Miners are making significant safety strides, decreasing fatalities over the last 35 years, according to a new report from the U.S. Department of Labor’s Mine Safety and Health Administration (MSHA).
MSHA began operations in 1978, operating under the Federal Mine Safety and Health Act of 1977. The organization works to reduce injuries, illnesses and death through strong enforcement as well as active outreach, education and training, and technical support to the mining industry. Since its inception, 242 miners have died in mining accidents.
The new report details fatality and injury rates for coal, metal and nonmetal, and all mining from 1978 to 2014. The data show that while the 2014 overall operator-reported injury rate improved from the prior year to a historic low, the number of mining deaths and fatality rates increased, driven by a high number of mining deaths in the metal and nonmetal sector.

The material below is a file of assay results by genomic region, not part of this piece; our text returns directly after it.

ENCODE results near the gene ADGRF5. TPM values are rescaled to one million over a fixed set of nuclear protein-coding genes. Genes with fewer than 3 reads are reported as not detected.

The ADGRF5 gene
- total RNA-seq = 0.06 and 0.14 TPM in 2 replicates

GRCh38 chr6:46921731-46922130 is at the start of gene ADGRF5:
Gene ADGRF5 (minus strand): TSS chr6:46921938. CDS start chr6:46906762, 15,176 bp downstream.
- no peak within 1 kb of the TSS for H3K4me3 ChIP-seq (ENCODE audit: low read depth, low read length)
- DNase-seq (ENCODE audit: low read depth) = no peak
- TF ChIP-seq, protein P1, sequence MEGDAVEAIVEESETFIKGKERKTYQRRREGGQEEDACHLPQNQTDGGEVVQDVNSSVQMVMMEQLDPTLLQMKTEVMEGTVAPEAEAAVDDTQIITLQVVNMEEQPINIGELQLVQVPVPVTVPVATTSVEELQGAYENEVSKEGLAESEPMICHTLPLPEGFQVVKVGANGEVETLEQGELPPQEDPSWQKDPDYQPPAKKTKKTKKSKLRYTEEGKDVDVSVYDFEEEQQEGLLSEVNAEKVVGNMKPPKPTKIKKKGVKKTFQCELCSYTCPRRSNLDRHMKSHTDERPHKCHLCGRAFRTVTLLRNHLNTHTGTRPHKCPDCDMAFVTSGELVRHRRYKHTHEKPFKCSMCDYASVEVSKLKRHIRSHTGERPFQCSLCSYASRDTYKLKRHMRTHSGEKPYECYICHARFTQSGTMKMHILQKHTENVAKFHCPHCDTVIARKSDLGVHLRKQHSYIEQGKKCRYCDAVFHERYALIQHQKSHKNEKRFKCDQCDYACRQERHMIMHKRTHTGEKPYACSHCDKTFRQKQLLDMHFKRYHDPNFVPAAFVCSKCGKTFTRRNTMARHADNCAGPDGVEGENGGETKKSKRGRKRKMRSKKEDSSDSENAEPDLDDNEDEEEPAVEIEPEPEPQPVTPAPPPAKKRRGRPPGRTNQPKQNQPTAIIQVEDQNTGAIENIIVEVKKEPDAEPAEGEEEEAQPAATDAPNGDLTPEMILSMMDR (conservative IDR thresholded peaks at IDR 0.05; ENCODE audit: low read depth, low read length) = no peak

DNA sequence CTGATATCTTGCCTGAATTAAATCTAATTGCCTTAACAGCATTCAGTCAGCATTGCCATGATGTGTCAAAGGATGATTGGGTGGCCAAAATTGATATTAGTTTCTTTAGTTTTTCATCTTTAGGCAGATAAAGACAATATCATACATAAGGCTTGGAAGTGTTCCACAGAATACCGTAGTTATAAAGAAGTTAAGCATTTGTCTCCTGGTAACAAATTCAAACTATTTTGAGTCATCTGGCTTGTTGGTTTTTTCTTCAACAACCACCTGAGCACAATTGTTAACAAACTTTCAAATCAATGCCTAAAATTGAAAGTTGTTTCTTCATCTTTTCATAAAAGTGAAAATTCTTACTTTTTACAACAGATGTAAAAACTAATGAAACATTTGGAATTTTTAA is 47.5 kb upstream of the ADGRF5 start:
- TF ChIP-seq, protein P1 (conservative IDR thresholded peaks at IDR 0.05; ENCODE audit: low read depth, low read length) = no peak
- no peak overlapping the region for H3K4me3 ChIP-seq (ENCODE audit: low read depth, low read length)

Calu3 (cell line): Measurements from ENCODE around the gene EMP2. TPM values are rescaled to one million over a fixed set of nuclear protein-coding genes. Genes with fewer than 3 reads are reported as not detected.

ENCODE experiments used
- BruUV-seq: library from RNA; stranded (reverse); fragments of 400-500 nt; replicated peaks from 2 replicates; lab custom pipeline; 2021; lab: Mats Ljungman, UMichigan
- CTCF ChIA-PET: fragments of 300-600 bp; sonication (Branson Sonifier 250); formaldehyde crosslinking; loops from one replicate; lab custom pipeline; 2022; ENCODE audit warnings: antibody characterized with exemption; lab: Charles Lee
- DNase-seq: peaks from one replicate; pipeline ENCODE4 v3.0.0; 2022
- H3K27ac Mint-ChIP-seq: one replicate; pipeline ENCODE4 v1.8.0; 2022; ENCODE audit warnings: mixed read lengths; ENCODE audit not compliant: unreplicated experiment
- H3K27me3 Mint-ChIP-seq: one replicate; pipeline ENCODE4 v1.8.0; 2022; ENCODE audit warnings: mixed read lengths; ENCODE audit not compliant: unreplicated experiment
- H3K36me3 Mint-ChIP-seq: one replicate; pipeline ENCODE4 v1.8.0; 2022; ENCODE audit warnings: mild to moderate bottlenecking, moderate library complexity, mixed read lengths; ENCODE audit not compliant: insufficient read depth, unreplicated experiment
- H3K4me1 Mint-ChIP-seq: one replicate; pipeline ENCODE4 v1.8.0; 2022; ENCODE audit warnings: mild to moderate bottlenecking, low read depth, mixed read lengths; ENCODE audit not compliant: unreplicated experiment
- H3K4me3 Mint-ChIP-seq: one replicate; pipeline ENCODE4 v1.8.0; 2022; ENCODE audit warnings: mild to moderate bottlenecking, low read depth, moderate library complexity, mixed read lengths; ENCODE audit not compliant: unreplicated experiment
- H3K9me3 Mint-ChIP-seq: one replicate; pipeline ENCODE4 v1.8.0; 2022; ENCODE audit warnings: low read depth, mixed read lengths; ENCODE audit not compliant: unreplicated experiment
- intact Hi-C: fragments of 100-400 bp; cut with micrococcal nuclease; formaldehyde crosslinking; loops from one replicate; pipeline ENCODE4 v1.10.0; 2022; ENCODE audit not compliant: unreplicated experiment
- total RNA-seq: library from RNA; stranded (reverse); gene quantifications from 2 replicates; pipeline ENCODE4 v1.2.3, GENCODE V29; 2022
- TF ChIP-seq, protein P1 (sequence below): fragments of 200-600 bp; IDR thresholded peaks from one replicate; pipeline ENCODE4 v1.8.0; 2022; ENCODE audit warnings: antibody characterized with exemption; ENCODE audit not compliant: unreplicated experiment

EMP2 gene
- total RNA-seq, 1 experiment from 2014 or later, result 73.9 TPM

In 2014, there were 44 mining deaths — an increase of two from the previous year. Of those deaths, 16 occurred at coal mines and 28 at metal and nonmetal mines and facilities. The number of mines in operation decreased in 2014, from 13,761 in 2013 to 13,588. The number of working miners also declined, from 374,522 to 365,406